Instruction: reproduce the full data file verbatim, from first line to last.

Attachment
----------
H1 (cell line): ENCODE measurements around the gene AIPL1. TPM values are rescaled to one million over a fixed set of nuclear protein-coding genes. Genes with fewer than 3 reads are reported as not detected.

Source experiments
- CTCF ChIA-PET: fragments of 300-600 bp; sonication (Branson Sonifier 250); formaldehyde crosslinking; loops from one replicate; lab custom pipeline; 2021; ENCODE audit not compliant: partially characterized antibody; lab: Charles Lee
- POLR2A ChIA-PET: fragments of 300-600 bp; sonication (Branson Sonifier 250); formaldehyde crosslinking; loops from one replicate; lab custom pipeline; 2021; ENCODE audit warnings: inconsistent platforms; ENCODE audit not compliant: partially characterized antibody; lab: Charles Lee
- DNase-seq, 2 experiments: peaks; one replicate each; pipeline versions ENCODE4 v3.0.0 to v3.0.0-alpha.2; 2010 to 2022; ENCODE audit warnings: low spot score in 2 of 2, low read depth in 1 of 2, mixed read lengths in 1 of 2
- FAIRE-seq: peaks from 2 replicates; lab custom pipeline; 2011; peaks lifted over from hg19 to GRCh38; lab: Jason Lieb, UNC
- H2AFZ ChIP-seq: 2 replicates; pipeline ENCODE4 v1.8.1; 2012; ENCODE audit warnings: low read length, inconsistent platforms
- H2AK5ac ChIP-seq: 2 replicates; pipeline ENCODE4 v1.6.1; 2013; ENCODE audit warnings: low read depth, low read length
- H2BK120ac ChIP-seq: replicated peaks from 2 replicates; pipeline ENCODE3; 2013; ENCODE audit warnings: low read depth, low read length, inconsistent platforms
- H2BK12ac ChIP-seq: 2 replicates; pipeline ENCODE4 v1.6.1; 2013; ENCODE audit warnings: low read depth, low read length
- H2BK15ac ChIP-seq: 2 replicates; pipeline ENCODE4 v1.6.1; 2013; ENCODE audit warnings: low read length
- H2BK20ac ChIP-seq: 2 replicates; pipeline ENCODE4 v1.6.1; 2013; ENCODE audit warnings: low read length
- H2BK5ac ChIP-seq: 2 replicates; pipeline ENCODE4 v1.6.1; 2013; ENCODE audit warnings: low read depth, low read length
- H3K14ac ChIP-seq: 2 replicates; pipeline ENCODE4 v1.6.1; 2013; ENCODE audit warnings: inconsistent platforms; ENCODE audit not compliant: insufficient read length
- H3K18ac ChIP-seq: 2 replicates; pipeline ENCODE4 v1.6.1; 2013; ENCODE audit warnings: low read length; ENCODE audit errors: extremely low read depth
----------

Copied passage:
H1 (cell line): ENCODE measurements around the gene AIPL1. TPM values are rescaled to one million over a fixed set of nuclear protein-coding genes. Genes with fewer than 3 reads are reported as not detected.

Source experiments
- CTCF ChIA-PET: fragments of 300-600 bp; sonication (Branson Sonifier 250); formaldehyde crosslinking; loops from one replicate; lab custom pipeline; 2021; ENCODE audit not compliant: partially characterized antibody; lab: Charles Lee
- POLR2A ChIA-PET: fragments of 300-600 bp; sonication (Branson Sonifier 250); formaldehyde crosslinking; loops from one replicate; lab custom pipeline; 2021; ENCODE audit warnings: inconsistent platforms; ENCODE audit not compliant: partially characterized antibody; lab: Charles Lee
- DNase-seq, 2 experiments: peaks; one replicate each; pipeline versions ENCODE4 v3.0.0 to v3.0.0-alpha.2; 2010 to 2022; ENCODE audit warnings: low spot score in 2 of 2, low read depth in 1 of 2, mixed read lengths in 1 of 2
- FAIRE-seq: peaks from 2 replicates; lab custom pipeline; 2011; peaks lifted over from hg19 to GRCh38; lab: Jason Lieb, UNC
- H2AFZ ChIP-seq: 2 replicates; pipeline ENCODE4 v1.8.1; 2012; ENCODE audit warnings: low read length, inconsistent platforms
- H2AK5ac ChIP-seq: 2 replicates; pipeline ENCODE4 v1.6.1; 2013; ENCODE audit warnings: low read depth, low read length
- H2BK120ac ChIP-seq: replicated peaks from 2 replicates; pipeline ENCODE3; 2013; ENCODE audit warnings: low read depth, low read length, inconsistent platforms
- H2BK12ac ChIP-seq: 2 replicates; pipeline ENCODE4 v1.6.1; 2013; ENCODE audit warnings: low read depth, low read length
- H2BK15ac ChIP-seq: 2 replicates; pipeline ENCODE4 v1.6.1; 2013; ENCODE audit warnings: low read length
- H2BK20ac ChIP-seq: 2 replicates; pipeline ENCODE4 v1.6.1; 2013; ENCODE audit warnings: low read length
- H2BK5ac ChIP-seq: 2 replicates; pipeline ENCODE4 v1.6.1; 2013; ENCODE audit warnings: low read depth, low read length
- H3K14ac ChIP-seq: 2 replicates; pipeline ENCODE4 v1.6.1; 2013; ENCODE audit warnings: inconsistent platforms; ENCODE audit not compliant: insufficient read length
- H3K18ac ChIP-seq: 2 replicates; pipeline ENCODE4 v1.6.1; 2013; ENCODE audit warnings: low read length; ENCODE audit errors: extremely low read depth